2014 always felt like it may emerge as a landmark year for women’s football in England. Even before the realisation that 15 years of national team stability would be brought abruptly to a close after the failure of Euro 2013, the second stage of the reformation of the domestic game pointed to a redressed balance for the upper tiers of women’s football and the opportunity for old hegemonies to be blown wide open. Indeed, conditions could not have been more ripe for it, with an interesting and unforeseen impact of the influx of foreign ownership into British football being increased investment in the women’s game from owners either used to the commercial viability of women’s football (the American contingent led by John W Henry’s Liverpool) or seeking to deliver a wider community investment/PR focus (Manchester City’s gulf investment).
Having seen the first stage of its restructure of the game deliver both burgeoning popularity and interest, the FA’s introduction of the second tier of the FA WSL now seems more timely and, indeed, prescient than we are used to seeing from a body more typically associated with reactive and poorly-considered administrative decisions.
The year of change is clear to see, both on the pitch where squads that have remained relatively stable since 2012 have been ripped apart and rebuilt with thrilling regularity, and off it as new powers emerge at every point of the spectrum.
The latest of these – London Bees FC – launched today, trumpeting the largest commercial investment yet seen in women’s club football in the UK, a promise which amounted to a deal worth up to £0.5m over the course of 3 years with Stanmore College. The interesting aspect of the deal, however, turns out not to be the numbers (the details of such a significant investment remaining under wraps for now, at least), but the wider context of the educational partnership. For this is a deal which benefits sponsor as much as it does club. The club will be joining 9 other teams in WSL 2 when the league begins in early spring.
Tied inseparably to one another, the Bees’ home games at The Hive will be staffed by Stanmore College students, who have been offered the opportunity to become part of the match day experience, manning the turnstiles, providing the security and staffing hospitality. Players, meanwhile, will be offered access to the college’s higher and further education courses enabling London Bees footballers to gain academic and vocational qualification while continuing to develop their football careers.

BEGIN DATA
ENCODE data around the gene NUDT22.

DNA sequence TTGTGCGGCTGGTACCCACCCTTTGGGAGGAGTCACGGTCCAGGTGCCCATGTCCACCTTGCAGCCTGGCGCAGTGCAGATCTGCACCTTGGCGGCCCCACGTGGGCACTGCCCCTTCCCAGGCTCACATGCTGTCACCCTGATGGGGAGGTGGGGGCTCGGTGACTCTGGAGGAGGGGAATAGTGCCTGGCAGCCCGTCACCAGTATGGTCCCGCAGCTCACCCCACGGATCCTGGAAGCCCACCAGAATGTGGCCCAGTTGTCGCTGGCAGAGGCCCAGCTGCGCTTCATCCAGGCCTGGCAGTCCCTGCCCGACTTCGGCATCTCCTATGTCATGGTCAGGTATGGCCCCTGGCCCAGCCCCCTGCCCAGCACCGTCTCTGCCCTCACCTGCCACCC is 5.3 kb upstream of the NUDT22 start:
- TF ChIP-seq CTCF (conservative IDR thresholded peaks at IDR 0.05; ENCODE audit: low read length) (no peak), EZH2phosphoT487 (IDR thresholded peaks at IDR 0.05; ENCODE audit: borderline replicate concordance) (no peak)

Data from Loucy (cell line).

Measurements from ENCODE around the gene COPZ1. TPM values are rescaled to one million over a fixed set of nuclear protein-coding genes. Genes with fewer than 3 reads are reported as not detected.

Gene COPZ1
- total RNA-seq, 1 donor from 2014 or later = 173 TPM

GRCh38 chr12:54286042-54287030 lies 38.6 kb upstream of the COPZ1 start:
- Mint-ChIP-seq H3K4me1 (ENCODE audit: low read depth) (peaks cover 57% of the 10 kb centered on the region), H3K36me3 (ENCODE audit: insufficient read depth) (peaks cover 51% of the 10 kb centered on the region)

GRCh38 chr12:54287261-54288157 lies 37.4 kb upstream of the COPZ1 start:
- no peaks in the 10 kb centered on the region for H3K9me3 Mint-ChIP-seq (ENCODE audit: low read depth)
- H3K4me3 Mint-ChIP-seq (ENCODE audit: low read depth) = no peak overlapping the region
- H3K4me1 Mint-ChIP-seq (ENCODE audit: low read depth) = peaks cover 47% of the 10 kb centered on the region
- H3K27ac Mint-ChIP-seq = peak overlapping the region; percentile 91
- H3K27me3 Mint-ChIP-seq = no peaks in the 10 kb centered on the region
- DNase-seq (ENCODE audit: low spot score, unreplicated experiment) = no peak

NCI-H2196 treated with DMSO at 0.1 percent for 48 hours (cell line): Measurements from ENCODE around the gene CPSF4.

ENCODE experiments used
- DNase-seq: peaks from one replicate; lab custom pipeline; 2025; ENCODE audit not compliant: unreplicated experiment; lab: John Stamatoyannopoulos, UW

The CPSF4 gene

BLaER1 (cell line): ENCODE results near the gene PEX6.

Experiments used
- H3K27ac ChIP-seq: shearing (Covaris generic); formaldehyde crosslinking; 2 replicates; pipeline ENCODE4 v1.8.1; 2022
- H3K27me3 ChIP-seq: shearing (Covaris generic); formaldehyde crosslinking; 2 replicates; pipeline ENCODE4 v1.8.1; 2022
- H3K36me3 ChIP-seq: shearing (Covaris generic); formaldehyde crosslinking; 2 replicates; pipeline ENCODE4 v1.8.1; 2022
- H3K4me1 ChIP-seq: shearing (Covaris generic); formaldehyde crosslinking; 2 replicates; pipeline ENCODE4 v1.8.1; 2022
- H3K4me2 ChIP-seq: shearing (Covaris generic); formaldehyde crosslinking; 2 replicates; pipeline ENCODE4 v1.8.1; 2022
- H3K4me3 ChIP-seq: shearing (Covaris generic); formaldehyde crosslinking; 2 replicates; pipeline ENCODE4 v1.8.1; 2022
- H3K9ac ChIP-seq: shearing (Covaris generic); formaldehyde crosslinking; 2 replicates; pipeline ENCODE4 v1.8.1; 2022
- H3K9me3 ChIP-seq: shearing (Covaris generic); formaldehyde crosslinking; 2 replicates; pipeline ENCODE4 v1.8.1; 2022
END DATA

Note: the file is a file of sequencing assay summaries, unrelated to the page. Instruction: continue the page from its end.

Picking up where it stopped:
The model may not be entirely unique – Bristol Academy are a clear blueprint for successfully managing the club/academic institute relationship – but in the hands of London Bees it has an opportunity to point towards a new model for future club management, with a US style partnership between education and sport offering commercial and curricular benefits both ways.
London Bees kick off their inaugural campaign in the coming months and will be holding open trials on the 1st February 2014. With a manager still to be appointed and the majority of the senior squad positions unfilled (the existing Barnet FC Ladies seemingly destined to become the development team for London Bees), the clear message seems to be ‘watch this space’.
New England Manager Mark Sampson’s first game in charge of the national team ended in a 1-1 draw with Euro 2013 finalists Norway in La Manga last week. Handed the early initiative through Eni Aluko’s tenth minute strike, England were eventually pegged back in the 87th minute through Melissa Bjaneso’s late header.
The game marked the return of prodigal daughter, Lianne Sanderson, to the England lineup after her dramatic retirement from international football four years ago when, aged just 21, she grew frustrated at her treatment under previous boss Hope Powell and vowed never to play for her again. Belatedly winning her 29th cap, Sanderson’s return to the fold will be a significant boon to Sampson and his staff. We look forward to seeing more of her, back on the international stage again.
The Australian Open crashed home the first big sporting shock of 2014 this weekend with Serena Williams’ sensational 2 sets to 1 defeat to 14th seed Ana Ivanovic in the pair’s fourth round encounter. The Serb’s victory came as more than a mere surprise, not least due to the fact that since her victory at the 2008 French Open – a year in which she topped the WTA Singles Rankings – Ivanovic has only once reached the quarter finals of a major tournament, at the 2012 US Open – by way of comparison, her vanquished opponent has taken 8 major titles.
Williams, in truth, never looked comfortable – a back complaint, it later emerged, hindered both her movement across the court and the power of her groundstrokes – while Ivanovic looked a world apart from a player who has never previously taken a set from the world number 1. And while this victory may not mark Ivanovic’s return to the big time, it certainly blows the tournament open for Li Na, Agnieszka Radwanska and Victoria Azarenka.
For Williams, the wait to prove herself the statistical equal of Martina Naratilova and Chrissie Evert continues, though few would bet against her doing so this year assuming her back problem abates in good time. More distant, however, is the 5-title gap between Williams and Steffi Graf. Graf, of course, retired aged 30 and still near the top of the game. Williams is 32 and perhaps her name is destined to remain merely amongst the pantheon rather than atop it.
Image from bbc.co.uk – thanks!